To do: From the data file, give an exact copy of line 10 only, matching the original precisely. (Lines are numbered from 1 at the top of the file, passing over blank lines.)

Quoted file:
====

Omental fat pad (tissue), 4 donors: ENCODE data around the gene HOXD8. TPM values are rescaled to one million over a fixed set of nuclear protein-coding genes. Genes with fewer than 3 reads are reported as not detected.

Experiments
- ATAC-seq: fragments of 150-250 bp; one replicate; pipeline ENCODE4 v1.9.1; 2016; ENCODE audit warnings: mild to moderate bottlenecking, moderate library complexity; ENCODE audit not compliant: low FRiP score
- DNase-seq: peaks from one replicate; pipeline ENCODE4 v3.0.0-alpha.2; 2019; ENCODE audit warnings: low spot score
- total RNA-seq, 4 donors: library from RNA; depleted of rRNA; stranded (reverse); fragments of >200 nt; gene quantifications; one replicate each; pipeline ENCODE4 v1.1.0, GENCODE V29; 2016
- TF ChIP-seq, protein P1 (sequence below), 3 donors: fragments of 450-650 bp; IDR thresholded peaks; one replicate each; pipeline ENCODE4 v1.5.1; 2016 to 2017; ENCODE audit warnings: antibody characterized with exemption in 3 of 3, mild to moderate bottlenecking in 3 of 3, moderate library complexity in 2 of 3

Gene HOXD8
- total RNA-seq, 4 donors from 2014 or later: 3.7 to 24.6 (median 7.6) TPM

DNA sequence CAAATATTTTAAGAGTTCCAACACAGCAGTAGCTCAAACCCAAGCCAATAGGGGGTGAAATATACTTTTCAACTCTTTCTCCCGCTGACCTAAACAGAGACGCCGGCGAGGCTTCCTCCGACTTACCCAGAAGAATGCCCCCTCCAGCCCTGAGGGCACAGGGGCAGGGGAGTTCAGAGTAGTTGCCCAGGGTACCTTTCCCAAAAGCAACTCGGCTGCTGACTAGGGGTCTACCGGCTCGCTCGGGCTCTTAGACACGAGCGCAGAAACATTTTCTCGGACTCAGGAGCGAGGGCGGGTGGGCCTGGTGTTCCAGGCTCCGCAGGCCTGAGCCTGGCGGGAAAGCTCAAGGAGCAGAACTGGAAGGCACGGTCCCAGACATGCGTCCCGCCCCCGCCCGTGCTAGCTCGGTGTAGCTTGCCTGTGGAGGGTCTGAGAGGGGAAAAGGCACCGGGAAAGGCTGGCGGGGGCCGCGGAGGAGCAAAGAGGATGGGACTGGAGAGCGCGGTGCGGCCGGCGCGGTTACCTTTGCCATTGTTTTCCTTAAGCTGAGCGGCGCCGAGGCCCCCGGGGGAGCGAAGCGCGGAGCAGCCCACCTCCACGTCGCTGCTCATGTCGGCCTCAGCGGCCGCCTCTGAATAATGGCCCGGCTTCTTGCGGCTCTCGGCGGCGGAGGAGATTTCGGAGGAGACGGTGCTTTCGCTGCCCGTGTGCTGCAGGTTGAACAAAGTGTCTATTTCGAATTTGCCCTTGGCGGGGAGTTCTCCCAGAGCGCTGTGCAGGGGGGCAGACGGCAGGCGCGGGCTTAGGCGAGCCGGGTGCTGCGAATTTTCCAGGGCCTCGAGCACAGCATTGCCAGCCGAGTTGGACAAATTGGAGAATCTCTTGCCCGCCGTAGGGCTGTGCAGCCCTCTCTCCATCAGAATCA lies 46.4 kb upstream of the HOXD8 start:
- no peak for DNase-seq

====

- no peak for DNase-seq